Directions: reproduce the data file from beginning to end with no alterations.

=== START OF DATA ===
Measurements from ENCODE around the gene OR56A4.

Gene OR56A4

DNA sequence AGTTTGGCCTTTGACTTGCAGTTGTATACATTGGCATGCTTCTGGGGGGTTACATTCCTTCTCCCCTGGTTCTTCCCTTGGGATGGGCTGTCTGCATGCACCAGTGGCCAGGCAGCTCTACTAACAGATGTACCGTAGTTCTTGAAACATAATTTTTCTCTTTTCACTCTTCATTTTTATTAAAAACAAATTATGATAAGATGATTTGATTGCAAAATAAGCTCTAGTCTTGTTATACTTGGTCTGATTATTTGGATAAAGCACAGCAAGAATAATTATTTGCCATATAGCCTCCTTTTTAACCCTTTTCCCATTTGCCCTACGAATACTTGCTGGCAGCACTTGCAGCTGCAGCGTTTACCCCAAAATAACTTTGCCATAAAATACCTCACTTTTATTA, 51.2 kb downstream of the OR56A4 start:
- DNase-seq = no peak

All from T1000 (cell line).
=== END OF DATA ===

Measurements from ENCODE around the gene OR56A4.

Gene OR56A4

DNA sequence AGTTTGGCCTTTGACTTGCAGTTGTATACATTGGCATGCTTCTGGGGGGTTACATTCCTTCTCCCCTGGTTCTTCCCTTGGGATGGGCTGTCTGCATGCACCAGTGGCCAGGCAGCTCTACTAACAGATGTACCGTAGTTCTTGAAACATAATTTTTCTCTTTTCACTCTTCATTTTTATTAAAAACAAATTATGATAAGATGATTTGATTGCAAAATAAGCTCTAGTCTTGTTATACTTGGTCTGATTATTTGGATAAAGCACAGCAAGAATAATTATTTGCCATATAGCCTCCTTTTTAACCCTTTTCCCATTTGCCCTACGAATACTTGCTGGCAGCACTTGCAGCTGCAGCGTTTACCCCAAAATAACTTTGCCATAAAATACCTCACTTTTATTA, 51.2 kb downstream of the OR56A4 start:
- DNase-seq = no peak

All from T1000 (cell line).